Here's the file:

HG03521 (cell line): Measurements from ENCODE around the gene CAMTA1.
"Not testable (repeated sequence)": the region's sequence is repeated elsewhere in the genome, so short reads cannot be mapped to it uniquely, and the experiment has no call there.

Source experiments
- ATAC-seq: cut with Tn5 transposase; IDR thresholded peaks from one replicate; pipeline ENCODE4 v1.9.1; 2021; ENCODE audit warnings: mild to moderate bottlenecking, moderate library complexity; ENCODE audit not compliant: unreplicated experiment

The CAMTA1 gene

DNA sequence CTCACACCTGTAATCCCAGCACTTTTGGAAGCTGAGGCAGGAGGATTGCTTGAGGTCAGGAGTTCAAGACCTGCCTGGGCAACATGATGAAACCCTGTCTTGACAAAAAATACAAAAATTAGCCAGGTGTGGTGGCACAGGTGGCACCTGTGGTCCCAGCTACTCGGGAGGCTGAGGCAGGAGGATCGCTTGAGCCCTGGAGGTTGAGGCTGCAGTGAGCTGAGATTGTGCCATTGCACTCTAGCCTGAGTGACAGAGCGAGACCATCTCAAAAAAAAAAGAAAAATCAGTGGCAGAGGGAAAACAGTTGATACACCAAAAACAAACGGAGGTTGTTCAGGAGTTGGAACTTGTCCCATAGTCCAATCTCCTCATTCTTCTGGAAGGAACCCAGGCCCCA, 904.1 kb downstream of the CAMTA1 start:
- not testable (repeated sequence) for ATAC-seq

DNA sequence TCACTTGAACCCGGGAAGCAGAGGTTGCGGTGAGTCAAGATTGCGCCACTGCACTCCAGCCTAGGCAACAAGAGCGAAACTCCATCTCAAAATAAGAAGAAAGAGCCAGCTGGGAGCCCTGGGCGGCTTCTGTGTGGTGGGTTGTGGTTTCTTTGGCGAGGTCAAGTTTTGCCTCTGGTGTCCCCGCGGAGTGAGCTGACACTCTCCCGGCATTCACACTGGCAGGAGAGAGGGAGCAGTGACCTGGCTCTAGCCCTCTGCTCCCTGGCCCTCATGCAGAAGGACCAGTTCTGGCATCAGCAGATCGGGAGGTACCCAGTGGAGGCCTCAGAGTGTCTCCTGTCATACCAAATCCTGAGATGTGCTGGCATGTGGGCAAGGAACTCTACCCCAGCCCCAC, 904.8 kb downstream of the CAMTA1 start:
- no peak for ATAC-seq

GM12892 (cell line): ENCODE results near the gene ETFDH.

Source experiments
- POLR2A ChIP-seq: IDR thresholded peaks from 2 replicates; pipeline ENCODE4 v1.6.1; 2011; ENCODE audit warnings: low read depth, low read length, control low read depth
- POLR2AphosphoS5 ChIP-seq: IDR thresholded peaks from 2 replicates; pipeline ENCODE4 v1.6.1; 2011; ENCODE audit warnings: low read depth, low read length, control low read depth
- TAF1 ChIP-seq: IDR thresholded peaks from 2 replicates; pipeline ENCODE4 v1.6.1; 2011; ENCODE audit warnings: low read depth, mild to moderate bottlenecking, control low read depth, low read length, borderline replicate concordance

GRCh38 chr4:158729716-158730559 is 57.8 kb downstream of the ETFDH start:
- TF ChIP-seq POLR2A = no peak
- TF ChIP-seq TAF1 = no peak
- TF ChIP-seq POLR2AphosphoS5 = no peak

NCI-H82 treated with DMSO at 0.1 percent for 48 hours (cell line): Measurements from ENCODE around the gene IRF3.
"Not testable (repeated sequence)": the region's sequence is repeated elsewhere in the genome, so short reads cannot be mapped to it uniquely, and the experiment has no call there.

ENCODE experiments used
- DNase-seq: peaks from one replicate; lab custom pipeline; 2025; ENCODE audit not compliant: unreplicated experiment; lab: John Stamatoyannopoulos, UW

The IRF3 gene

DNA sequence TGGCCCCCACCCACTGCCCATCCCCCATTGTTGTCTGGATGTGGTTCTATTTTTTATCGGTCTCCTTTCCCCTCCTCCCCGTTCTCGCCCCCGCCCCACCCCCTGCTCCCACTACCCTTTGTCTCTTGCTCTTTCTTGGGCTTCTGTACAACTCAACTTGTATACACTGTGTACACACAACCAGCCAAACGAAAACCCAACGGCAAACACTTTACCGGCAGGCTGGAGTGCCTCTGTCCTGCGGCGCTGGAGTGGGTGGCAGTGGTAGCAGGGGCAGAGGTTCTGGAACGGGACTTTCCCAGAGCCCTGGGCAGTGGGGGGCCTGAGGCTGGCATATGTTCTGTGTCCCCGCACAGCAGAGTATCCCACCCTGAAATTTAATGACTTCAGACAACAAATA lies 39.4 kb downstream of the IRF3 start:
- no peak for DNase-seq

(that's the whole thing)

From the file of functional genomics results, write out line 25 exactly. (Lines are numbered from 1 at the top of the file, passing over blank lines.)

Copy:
- no peak for DNase-seq